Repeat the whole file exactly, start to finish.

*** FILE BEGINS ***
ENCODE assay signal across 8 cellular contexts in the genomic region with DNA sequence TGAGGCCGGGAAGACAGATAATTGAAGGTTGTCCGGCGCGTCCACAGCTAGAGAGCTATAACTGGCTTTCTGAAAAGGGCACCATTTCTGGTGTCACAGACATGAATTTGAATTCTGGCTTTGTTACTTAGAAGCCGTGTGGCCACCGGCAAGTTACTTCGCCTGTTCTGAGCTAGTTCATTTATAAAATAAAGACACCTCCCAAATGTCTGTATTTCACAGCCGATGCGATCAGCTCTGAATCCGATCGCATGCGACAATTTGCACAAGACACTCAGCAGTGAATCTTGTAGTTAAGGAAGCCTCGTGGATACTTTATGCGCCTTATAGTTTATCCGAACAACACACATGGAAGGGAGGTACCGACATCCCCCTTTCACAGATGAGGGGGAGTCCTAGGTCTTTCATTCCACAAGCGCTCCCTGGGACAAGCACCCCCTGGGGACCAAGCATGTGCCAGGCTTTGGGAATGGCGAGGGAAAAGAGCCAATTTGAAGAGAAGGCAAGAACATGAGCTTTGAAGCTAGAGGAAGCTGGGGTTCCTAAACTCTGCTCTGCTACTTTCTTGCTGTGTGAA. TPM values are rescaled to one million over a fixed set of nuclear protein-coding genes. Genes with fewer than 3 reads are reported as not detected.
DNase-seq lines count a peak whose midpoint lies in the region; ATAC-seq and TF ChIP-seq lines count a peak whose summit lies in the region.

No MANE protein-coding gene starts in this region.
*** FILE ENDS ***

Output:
ENCODE assay signal across 8 cellular contexts in the genomic region with DNA sequence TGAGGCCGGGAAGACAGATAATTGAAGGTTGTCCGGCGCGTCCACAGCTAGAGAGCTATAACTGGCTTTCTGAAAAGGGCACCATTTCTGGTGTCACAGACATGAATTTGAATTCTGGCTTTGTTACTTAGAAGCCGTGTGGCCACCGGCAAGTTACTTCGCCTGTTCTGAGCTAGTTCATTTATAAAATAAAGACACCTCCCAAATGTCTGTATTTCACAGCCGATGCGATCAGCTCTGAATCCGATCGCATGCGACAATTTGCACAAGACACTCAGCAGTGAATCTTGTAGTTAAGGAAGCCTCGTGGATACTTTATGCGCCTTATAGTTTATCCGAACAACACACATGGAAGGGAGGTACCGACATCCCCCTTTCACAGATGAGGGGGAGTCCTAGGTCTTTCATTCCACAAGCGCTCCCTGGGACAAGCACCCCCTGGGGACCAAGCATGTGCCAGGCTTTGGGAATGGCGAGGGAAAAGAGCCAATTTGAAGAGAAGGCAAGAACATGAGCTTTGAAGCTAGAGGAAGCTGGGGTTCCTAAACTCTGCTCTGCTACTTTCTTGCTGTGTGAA. TPM values are rescaled to one million over a fixed set of nuclear protein-coding genes. Genes with fewer than 3 reads are reported as not detected.
DNase-seq lines count a peak whose midpoint lies in the region; ATAC-seq and TF ChIP-seq lines count a peak whose summit lies in the region.

No MANE protein-coding gene starts in this region.